When Clemson comes to the Carrier Dome every other season, it’s a big deal.
The Tiger are the class of the Atlantic Coast Conference, a national championship winner, a mainstay in the four-team playoffs, a fun game to watch because the hometown Orange plays up to the challenge.
My dear wife Karen and I were psyched for Friday night’s game. She had the whole day off from work. I got out from my job at the library early. We celebrated her birthday with happy tailgating, the rain stopped so we could walk up from our parking lot to the dome, we enjoyed watching the teams warm up and come to the field.
Close game. No score in the first quarter. Exciting.
Then, a commotion to the right of our seats. Up from the ramp came a parade of young folks, students maybe, wearing SU clothing. Wait, many carried beer or hard seltzer in their hands, must be seniors over the drinking age of 21? Up the aisle they went, blocking our view of a good quarter of the field to the right side. Dozens spied empty seats to our left and immediately behind us and they thought nothing of climbing right over us.
None paid any attention to the usual etiquette of waiting for a stoppage in play to move up, down or sideways.
Into the seating they continued for five, 10, 20 minutes. The first quarter gave way to the second and the parade of new spectators did not halt.
The season ticket holders around us were not pleased.
Yes, this distracted us from the No. 1 game on this season’s schedule.
Karen decided to go down that ramp to ease her anxiety with a beer purchase of her own.
She returned with a tale of a skirmish she witnessed on the beverage line between a mask-wearing older customer admonishing a younger customer who was wearing a mask around the neck.
We watched as numerous people complained to the poor Carrier Dome worker always stationed at this particular entrance and heard him proclaim, hands raised, ”There’s nothing I can do!”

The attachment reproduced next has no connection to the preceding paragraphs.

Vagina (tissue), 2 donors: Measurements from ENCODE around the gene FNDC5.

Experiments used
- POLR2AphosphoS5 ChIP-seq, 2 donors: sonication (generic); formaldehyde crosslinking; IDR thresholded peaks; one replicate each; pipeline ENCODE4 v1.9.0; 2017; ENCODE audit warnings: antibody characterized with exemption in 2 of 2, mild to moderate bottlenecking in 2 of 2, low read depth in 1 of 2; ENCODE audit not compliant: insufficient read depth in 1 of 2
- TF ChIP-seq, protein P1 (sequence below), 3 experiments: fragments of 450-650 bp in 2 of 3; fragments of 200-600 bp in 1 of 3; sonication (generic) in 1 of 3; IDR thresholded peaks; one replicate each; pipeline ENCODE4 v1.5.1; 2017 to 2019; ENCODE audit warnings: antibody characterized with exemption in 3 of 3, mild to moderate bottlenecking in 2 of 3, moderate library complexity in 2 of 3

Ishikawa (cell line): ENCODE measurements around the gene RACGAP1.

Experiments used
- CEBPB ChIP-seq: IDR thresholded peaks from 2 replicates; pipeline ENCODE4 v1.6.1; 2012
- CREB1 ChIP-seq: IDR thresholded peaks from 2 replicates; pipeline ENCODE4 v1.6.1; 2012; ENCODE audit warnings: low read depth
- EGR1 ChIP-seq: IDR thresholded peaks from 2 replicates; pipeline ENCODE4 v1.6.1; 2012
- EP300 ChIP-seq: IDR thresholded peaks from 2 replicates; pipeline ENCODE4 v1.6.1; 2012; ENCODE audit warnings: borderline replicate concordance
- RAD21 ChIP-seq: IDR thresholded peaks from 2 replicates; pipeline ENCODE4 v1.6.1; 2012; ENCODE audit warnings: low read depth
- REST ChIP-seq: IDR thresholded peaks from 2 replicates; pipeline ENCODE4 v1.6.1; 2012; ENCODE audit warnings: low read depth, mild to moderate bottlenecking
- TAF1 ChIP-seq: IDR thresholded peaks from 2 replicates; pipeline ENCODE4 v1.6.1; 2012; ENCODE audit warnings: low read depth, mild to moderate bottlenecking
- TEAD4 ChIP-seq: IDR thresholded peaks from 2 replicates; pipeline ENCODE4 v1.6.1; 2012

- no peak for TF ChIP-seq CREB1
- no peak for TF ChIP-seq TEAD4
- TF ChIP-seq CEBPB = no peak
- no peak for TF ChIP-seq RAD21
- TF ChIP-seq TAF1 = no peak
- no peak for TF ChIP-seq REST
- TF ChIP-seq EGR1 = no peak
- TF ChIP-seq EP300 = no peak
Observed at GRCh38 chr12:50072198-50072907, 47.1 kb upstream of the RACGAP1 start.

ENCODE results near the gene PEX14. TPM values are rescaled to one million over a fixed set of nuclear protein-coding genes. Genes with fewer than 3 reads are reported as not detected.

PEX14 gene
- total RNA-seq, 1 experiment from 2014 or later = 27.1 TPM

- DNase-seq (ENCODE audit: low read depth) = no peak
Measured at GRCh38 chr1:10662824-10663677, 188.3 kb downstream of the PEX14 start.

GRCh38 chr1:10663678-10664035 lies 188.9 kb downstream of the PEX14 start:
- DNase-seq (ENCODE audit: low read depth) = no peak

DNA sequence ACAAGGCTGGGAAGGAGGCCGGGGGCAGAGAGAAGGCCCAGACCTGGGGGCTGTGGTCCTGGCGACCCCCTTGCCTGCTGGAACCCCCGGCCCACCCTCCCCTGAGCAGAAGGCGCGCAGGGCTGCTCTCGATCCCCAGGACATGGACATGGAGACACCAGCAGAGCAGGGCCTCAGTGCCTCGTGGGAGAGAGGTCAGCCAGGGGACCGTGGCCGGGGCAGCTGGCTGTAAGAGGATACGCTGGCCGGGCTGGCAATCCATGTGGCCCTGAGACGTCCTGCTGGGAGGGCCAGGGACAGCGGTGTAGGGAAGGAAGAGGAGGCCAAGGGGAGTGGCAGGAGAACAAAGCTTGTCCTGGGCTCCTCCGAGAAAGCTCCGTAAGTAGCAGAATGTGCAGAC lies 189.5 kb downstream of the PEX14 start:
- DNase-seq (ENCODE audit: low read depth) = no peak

I looked across the way and noticed that our sister section on the other side of the stadium, also previously spare of filled seats by season ticket holders in the bottom rows, now too had a big crowd of what appeared to be students suddenly filling the upper seats.
My frustration grew.
If Syracuse University officials were intent on building crowd size by bringing in students for these seats, why did they not tell them to be ready to come into the stadium before the game actually started so they would not distract those already there trying to watch the game?
Did they think of us and the money we paid for our season tickets at all? Did they think of us and decide we didn’t matter as much as a filled stadium for the TV audience? Was it just plain, old, bad management, a boondoggle at the biggest game of the year?
Our good-time mood had been fouled, and we could not get it back.
Karen and I left at halftime, Syracuse trailing, 14-7. We decided we’d be happier watching the second half at home. I was not happy when Syracuse missed a late field goal and lost 17-14.
A decision has been made. The easy thing to do would be to let it go. More important things in the world to worry about in the world, and all that.
Not this time.
We will not be returning to the last two home games this season. I won’t spend any more of my money at the dome. I’ll still root for the team, from home, watching on my living room TV. When that season ticket renewal form comes in the mail, well, now I’m pretty certain our answer is no thank you. Sad, really, since we’ve held football season tickets a dozen years.